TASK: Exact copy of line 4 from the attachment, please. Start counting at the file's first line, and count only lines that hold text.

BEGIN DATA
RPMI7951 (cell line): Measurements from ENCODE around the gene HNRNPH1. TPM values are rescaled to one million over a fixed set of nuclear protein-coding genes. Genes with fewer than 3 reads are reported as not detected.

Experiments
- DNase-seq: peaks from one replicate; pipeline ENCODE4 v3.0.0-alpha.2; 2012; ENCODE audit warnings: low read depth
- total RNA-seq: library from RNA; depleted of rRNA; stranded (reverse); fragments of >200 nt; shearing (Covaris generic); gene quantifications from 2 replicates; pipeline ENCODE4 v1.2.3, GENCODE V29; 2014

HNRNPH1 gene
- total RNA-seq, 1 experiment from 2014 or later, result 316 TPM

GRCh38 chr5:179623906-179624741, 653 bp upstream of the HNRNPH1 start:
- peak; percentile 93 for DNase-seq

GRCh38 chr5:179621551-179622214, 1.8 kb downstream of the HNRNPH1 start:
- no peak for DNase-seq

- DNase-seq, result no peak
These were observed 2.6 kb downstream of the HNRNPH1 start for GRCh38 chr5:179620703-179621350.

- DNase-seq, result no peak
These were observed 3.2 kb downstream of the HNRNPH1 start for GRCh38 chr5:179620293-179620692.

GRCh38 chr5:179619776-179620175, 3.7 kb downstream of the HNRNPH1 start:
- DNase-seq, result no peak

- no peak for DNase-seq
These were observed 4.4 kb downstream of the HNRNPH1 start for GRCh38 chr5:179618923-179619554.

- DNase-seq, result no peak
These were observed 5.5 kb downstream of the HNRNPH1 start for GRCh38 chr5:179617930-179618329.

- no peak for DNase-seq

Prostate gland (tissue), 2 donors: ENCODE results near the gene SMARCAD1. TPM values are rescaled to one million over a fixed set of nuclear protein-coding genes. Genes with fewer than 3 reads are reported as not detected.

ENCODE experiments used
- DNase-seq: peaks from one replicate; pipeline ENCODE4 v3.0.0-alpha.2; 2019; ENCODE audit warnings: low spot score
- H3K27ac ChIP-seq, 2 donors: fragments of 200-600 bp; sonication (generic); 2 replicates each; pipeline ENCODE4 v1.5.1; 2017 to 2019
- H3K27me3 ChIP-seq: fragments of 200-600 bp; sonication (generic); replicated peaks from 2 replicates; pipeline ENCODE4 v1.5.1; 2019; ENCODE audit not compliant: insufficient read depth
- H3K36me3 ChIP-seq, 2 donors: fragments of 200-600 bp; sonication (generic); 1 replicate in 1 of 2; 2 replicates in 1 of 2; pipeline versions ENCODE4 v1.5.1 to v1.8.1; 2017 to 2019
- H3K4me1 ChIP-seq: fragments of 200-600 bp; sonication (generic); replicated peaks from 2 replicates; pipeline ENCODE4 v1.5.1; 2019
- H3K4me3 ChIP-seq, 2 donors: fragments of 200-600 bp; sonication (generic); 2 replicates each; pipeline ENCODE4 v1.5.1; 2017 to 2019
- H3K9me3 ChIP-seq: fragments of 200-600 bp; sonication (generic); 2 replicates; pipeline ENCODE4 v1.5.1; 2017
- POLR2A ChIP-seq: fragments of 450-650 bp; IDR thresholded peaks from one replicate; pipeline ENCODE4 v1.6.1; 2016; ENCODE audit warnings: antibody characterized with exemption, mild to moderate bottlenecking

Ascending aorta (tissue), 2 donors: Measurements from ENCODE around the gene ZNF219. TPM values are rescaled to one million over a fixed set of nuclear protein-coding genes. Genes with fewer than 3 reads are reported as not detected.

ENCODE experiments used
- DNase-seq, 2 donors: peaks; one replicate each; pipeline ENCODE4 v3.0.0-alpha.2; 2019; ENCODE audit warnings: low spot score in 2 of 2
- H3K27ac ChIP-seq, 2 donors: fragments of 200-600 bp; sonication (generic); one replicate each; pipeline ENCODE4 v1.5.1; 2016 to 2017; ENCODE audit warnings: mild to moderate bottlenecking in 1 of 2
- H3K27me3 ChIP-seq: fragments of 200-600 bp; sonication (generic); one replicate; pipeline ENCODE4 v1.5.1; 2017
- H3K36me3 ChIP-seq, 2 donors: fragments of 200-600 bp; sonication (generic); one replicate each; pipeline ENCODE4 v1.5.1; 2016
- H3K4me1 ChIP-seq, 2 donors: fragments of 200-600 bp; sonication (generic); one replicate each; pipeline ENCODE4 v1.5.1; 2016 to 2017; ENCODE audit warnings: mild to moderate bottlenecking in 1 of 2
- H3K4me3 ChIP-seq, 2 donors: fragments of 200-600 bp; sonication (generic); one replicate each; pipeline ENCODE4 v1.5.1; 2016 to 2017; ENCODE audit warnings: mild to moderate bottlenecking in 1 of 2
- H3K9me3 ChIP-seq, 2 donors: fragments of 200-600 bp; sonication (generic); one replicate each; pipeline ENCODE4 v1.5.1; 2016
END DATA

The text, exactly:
- total RNA-seq: library from RNA; depleted of rRNA; stranded (reverse); fragments of >200 nt; shearing (Covaris generic); gene quantifications from 2 replicates; pipeline ENCODE4 v1.2.3, GENCODE V29; 2014